Sunday, March 25, 2012

the "spiritual" side of springsteen...

Ok, it may be a strange journey in some minds to move from pole dancing to prayer (see yesterday's post re: the sultry songs of springsteen), but one of the things I glean from the incarnation is that there is a sacred side to our bodies.  And as Norman Wirzaba discusses over and again in his book, Food and Faith, there must be something unique and holy about the fact that God created us all to eat ~ and enjoy the experience of nourishing our physical bodies.

So in my mind, a healthy sensuality is simply part of a sacred spirituality that brings integrity, grace, humility, humor and hope to the inner and outward life of faith.  And in addition to sultry songs, Springsteen has a ton or spiritual songs, too that include an assortment of prayers, laments, expressions of gratitude as well as celebrations of faith, hope and love.  So, in no particular order ~ except we'll start with the most recent ~ here are some of my favorite Springsteen songs of prayer.

ROCKY GROUND:  I think this is a creative blessing that blends genres as well as archival recordings of Alan Lomax.  It is a call for God's leaders ~ however you understand that word shepherd~ to rise up and make sure to care for the flock spiritually, politically, emotionally, physically and economically.  I particularly like the fact that the Boss stepped into the hip hop arena with confidence and respect ~ using gospel singer Michelle Moore ~ to bring it all home.  "I'm a soldier in the army of the Lord... and there's a new day a'coming."

MY CITY OF RUINS:  written about his home town but morphed into an ode for NYC after the Twin Towers were destroyed on September 11th, this song starts with a classic old school R and B groove but becomes a gospel prayer/song pleading for God's mercy and strength.  Of all the spiritual songs of Springsteen, this is one of the most tender and vulnerable ~ especially the version that aired less than a week after the attacks.  I've done this with my bands over the years and it is still as real and vital 10 years running as when he first shared it.

 INTO THE FIRE AND THE RISING:  from the same album ~ The Rising ~ are set in the context of 9/11 ~ but are not confined to that tragedy.  The first creates a chorus of praise to God who inspired the fire fighters ~ and all heroes ~ to turn their faith, hope and love into deeds of action and healing.  Springsteen uses these words periodically ~ faith, hope and love ~ which hail from St. Paul's treatise on sacrificial love in I Corinthians 13.  They provide one of the deep turning points of Badlands and are essential to Into the Fire.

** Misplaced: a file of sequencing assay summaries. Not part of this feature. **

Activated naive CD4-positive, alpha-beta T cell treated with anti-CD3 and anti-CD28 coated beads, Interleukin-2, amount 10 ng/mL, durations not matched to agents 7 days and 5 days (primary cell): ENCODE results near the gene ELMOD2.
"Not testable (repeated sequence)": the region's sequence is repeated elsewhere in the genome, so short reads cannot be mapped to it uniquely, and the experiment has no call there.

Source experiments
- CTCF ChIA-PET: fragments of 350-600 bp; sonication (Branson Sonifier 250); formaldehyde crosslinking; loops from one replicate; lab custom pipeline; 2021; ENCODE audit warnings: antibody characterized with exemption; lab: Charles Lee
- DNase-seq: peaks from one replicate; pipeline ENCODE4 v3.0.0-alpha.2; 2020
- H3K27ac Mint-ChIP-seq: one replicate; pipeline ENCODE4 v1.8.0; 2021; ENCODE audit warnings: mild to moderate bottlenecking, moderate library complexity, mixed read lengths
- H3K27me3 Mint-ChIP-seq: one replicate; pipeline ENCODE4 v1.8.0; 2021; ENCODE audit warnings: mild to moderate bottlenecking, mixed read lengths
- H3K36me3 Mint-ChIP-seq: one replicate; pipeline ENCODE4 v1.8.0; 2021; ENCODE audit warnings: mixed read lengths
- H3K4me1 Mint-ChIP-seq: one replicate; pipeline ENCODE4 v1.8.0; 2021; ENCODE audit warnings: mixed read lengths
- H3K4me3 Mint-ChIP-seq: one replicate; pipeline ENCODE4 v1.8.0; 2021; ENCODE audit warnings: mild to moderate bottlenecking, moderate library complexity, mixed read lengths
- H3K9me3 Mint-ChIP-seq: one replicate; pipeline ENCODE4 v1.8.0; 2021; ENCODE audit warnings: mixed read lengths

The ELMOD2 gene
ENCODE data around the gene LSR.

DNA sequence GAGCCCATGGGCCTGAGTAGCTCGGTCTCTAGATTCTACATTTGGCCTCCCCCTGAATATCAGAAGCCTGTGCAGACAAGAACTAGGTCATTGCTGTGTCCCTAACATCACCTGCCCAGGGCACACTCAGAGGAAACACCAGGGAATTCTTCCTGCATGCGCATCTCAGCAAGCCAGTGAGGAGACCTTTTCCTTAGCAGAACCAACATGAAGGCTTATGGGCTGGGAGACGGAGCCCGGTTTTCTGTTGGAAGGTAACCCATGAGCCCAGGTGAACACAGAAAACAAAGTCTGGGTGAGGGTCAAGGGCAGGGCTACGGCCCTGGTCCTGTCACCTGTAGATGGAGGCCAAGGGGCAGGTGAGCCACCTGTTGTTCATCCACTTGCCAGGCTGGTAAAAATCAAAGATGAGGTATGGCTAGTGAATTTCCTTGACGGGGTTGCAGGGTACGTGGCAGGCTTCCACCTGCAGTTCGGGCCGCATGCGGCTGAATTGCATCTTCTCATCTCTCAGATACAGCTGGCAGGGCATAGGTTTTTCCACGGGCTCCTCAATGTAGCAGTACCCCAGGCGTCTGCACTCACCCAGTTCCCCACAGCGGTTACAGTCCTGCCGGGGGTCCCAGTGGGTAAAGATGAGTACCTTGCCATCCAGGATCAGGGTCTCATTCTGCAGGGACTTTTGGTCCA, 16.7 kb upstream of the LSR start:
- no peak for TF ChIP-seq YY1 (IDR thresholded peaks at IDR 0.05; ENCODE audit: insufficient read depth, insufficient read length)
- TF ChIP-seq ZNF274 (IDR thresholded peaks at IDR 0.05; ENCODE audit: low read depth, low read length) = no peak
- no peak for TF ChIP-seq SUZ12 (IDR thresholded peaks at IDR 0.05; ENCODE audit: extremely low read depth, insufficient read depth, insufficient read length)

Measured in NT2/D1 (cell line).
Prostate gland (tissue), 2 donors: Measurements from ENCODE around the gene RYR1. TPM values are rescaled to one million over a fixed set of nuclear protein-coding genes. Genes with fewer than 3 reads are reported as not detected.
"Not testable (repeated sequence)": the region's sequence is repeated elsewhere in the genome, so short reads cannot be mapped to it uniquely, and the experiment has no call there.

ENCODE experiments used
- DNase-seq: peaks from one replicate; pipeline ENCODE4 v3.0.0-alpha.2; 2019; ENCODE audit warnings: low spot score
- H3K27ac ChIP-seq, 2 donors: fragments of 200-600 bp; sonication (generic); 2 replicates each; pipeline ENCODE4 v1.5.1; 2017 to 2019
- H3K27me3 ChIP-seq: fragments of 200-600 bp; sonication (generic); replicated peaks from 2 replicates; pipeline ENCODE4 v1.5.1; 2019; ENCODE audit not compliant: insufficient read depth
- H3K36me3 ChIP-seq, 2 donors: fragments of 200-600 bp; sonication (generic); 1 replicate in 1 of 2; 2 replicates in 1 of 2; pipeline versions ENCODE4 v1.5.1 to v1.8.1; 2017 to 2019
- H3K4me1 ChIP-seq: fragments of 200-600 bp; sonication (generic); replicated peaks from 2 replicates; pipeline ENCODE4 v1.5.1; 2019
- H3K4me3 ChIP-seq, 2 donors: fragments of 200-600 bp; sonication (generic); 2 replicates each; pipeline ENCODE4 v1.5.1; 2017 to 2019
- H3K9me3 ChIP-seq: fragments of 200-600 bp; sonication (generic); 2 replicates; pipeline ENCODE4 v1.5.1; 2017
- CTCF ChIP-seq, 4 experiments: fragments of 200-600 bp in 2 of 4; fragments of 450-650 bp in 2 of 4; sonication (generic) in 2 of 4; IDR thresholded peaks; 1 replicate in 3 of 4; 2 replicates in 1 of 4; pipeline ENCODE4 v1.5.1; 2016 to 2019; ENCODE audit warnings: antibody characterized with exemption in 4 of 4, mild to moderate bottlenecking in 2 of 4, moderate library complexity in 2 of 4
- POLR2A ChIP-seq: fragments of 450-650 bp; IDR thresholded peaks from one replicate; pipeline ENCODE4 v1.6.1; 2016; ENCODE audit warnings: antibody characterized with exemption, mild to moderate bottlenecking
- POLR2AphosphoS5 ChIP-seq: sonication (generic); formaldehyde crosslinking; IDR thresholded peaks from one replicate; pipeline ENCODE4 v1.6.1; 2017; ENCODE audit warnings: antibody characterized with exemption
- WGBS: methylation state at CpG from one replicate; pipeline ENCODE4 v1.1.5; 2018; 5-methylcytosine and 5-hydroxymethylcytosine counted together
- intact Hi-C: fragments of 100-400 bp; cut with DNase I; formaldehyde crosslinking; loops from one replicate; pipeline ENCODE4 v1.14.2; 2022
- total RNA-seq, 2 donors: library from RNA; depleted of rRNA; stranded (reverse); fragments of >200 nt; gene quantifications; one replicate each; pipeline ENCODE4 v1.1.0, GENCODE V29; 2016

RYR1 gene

And then there is The Rising ~ a resurrection song if ever there was one ~ that owns the tragedy of death and loss but refuses to see the destruction as the end of the story.  It requires a vision born of faith ~ not idealism or ideology ~ but faith born of the life, death and resurrection of Jesus.  This is a secular retelling of the Passion Narrative that kicks ass as the layers of sound build to a cathartic crescendo ~ a rock and roll sing a long "la la la" that lets all kinds of people join in a common language and prayer...

IF I SHOULD FALL BEHIND:  Is a primer in community and grace.  I also think it is an object lesson in what St. Paul was talking about when he noted we are a body with distinctive gifts that all work to the glory of the whole when blended with respect and care.  This version tears me a part.  I've done this one, too with various bands and without any explication, people GET how important it is to welcome and weave together the various gifts we each bring to the table.

LAND OF HOPES AND DREAMS:  remakes the old Spiritual "This Train" into a true song of grace.  In fact, Springsteen captures the promise of God's grace better than the old gospel song OR Curtis Mayfield's "People Get Ready" because on THIS train... ALL the broken are welcome.  So are the sinners and wounded and outsiders and all the rest Jesus spoke about in Matthew's gospel when he said, "Whatever you do unto the LEAST of these my sisters and brothers you do unto me."  The second half of this song is a complete celebration of an adult gospel of grace... dig it.

REASON TO BELIEVE:  from the ancient album Nebraska this is one of the best.  It speaks to the insight of the Apostle Paul who says, "now we see as through a glass darkly... later we shall see face to face." Now we act by faith ~ sometimes without a lot of evidence of God's love ~ but we still act faithfully because we trust that someday we shall see face to face.  This is a tough song ~ and he's done it in a lot of ways ~ from bluesy lament to ZZ Top boogie.  But my favorite came from his solo tour where he totally transformed it like this lament from the swamps of New Jersey...

You probably have your own favorites:  these are mine and I hope you like 'em.


Alida Ward said...

Absolutely wonderful picks -- this was a delight to read -- thanks so much!
Alida Ward -- pastor and long-time Springsteen follower

RJ said...

Thanks for your kind words, Alida!

a spirituality of l'arche - part five

NOTE: I thought I would finish this series up earlier this week but on my way to some commitments, as John Lennon used to say, life happened...